Improve the Patent Linkage System in TaiwanAAA IPRIGHT5
Relevant legal adjustments have been undertaken in recent years to meet the regulatory standards of the CPTPP in order to promote Taiwan’s membership in the Comprehensive and Progress Agreement for Trans-Pacific Partnership (CPTPP). Intellectual property rights, in particular, have been identified as a high-priority topic for legal amendments.
Taiwan proposed draft amendments to the Copyright Law, the Trademark Law, and the Patent Law at the start of 2022. It is planned to add Article 60-1 to clearly establish that the patentee of a new drug may file a lawsuit in the examination procedure of a generic drug in order to improve the patent linkage system and create a defined foundation of claims for relevant litigation under the Patent Law. If the patentee does not file a case, the generic medicine license applicant might file a declaratory suit as soon as possible to determine whether there is an infringement dispute.
Below is a brief overview of Taiwan’s current patent linkage system as well as the highlights of the Patent Law amendment:
Taiwan’s current patent linkage system
The patent linkage system ties a generic drug’s right to obtain a drug license to its infringement of new drug patents, and it gives new drug and generic drug operators a certain amount of time to resolve patent issues. The central health authority subsequently approves or rejects the generic drug manufacturer’s drug license application on this basis, in the hopes that patent infringement challenges will be settled first before a generic drug is released, with no impact on drug use or public health.
Since Article 18.53 of the CPTPP stipulates that a patent linkage system be provided before a drug license is granted in order to resolve disputes about the validity or infringement of drug patents in a timely manner, a dedicated chapter concerning “the patent linkage of drugs” was added to the Pharmaceutical Affairs Law in 2018 and took effect on August 20, 2019.
The effect of introducing Article 60-1 to the Patent Law
It’s uncertain whether a new drug patentee can use the anterior of Article 96, paragraph 1 of the Patent Law to file a lawsuit against a generic drug license applicant to stop or prevent infringement under the current patent linkage system because the patent linkage system stage merely clarifies potential infringement disputes in advance while no actual damage has occurred.
The Patent Law is amended to particularly provide that “if a drug license applicant has made the declaration concerning the registered patents on the approved new drug of the new drug license holder pursuant to Article 48-9, Subparagraph 4 of the Pharmaceutical Affairs Law, the patentee may request the elimination or prevention of infringement pursuant to Article 48-9, Subparagraph 4 of the Pharmaceutical Affairs Law, the patentee may request the elimination or prevention of infringement pursuant to Article 48-9.”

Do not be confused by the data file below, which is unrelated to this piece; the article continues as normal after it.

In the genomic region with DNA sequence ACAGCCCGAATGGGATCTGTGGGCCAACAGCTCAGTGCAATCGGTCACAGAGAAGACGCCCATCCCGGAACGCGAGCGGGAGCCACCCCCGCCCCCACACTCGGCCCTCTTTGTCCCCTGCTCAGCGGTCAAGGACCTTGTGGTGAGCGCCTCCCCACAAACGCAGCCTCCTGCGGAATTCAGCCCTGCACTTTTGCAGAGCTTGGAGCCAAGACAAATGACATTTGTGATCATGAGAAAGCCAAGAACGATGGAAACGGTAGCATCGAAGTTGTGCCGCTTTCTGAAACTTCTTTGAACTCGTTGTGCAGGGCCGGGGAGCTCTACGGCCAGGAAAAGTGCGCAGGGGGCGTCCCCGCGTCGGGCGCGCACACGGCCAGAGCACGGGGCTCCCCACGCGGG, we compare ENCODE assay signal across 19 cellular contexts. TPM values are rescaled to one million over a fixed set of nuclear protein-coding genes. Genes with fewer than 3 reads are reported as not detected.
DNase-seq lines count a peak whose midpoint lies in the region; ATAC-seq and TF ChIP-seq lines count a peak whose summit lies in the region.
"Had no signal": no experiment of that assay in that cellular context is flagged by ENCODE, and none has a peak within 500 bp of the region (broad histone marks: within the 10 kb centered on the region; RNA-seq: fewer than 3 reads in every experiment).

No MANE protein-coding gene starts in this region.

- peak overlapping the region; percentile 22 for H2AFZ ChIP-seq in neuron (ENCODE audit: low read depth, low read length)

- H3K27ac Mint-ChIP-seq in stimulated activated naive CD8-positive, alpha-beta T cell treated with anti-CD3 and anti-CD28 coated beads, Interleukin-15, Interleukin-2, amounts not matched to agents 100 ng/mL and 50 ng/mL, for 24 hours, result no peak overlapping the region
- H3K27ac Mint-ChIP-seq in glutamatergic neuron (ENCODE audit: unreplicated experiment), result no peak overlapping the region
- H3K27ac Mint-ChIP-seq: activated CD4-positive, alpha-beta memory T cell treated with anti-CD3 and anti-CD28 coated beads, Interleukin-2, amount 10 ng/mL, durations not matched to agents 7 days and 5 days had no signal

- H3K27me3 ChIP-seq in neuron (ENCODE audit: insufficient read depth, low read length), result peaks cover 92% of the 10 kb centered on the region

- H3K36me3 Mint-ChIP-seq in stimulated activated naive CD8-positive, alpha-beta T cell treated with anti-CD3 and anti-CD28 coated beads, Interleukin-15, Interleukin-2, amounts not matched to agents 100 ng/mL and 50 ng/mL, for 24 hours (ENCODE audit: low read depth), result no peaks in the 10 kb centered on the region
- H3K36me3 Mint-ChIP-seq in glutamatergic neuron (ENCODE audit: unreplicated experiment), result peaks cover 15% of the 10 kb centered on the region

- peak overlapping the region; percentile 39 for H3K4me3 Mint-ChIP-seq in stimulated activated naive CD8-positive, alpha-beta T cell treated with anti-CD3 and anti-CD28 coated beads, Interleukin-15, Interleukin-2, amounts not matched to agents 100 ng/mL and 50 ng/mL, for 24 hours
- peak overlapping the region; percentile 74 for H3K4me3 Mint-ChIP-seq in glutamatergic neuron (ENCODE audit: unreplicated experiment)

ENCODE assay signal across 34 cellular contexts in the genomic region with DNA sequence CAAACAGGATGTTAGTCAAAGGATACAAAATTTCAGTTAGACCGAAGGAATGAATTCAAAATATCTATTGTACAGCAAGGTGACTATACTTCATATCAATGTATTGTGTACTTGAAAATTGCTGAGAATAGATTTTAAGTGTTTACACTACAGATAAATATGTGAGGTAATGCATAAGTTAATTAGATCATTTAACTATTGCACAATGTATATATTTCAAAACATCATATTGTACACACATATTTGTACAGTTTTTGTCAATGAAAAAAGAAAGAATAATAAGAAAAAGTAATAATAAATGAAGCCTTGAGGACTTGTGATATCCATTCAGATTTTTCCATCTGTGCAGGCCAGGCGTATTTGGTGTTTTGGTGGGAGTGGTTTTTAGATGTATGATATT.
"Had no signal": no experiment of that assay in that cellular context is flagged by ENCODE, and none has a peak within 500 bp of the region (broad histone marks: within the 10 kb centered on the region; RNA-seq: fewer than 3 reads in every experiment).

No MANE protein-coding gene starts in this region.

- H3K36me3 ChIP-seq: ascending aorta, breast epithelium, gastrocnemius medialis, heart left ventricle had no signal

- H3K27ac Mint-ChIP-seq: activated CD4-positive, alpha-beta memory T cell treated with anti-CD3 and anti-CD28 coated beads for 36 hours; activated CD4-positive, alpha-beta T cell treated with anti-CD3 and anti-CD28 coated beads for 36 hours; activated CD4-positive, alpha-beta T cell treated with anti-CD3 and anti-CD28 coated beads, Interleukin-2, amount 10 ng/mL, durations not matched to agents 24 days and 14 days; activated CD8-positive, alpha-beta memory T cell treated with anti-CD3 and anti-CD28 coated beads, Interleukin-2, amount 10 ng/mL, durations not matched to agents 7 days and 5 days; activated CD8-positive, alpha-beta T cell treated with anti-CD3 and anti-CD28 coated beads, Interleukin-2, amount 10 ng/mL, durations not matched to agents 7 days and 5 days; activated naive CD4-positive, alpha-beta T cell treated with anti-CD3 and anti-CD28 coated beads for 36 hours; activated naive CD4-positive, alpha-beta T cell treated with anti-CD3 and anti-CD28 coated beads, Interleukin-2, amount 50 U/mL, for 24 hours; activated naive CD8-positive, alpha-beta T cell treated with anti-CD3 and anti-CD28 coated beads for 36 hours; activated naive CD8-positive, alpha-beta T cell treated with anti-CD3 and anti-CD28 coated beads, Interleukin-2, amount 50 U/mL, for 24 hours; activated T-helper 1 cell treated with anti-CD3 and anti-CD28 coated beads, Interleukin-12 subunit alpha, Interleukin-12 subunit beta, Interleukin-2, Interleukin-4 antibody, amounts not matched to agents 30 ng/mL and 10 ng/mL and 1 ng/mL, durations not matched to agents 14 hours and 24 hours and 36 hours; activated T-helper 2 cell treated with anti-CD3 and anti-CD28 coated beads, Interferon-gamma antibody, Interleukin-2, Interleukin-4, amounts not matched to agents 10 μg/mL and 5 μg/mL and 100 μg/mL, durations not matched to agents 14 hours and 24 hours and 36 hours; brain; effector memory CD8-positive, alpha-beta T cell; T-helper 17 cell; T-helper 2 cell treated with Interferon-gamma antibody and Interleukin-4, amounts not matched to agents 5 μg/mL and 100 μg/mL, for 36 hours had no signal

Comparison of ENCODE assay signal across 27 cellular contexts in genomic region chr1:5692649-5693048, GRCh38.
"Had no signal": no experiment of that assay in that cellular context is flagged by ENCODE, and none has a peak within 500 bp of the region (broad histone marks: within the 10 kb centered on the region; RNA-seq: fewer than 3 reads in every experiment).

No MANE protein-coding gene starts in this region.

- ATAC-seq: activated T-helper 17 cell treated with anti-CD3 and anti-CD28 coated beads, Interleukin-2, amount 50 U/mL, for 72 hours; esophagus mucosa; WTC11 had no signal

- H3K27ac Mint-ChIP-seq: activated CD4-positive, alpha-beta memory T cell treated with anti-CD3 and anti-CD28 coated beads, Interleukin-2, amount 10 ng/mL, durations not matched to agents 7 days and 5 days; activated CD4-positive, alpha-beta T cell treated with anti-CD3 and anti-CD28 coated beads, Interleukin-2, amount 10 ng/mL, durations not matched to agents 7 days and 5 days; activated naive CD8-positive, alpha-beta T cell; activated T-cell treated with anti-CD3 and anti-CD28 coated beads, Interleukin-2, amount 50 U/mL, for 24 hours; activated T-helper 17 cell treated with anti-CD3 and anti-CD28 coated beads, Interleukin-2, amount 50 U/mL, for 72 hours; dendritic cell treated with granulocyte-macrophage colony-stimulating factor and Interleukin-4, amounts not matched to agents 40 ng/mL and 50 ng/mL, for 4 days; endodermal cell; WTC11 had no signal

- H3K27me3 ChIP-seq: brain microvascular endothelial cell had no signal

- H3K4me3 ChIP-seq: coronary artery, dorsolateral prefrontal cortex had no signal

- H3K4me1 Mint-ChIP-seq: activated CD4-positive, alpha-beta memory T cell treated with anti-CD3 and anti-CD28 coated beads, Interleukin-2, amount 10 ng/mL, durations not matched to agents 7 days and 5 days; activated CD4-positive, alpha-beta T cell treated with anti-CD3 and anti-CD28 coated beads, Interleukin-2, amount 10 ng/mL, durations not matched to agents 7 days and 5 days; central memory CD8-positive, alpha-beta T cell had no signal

Under the current Pharmaceutical Affairs Law, if the patentee of a new drug receives notice of a generic drug license application in which the applicant claims that the new drug’s patents should be revoked or that the generic drug does not infringe on the new drug’s patents, the new drug patentee is required to file a lawsuit within 45 days of receiving notification to suspend the issuance of the generic drug.
However, if the patentee of the new drug fails to file a lawsuit within the above-mentioned time frame, even though the procedure for issuing the generic drug license is not put on hold, the new drug patentee may file an infringement lawsuit against such patent practice in accordance with Article 96, paragraphs 1 and 2 of the Patent Law, when the generic drug manufacturer engages in acts such as sales or offers for sale.
According to the provisions of the Pharmaceutical Affairs Law, a patentee of a new drug’s scope of registration is limited to inventive patents on substances, compositions, formulations, or medicinal applications, not the drug’s “manufacturing method.” Because the drug’s manufacturing method may also be protected, a generic drug’s patent issues might potentially include not only registered but also unregistered patents.
There is no reason why the patents asserted by the new drug patentee should not also include patents registered under the Pharmaceutical Affairs Law and those not registered under the same law in order to resolve potential infringement disputes between a new drug and a generic drug in the same litigation procedure to save the parties’ time and money.
If the patentee of a new drug only files an infringement lawsuit for a part of the patents registered in the new drug license, the generic drug license applicant may also file a declaratory suit to prove if there is any infringement for other patents that have been registered but not asserted and those that have not been registered.
Article 60-1 of the Patent Law was introduced to explain the basis of claims in related actions, based on the “patent linkage system” under the Pharmaceutical Affairs Law. This is advantageous in terms of removing practical implementation issues and barriers, and the subsequent operation and advancements in practice demand the patentees of novel medications and generic drug license applicants’ continuous attention.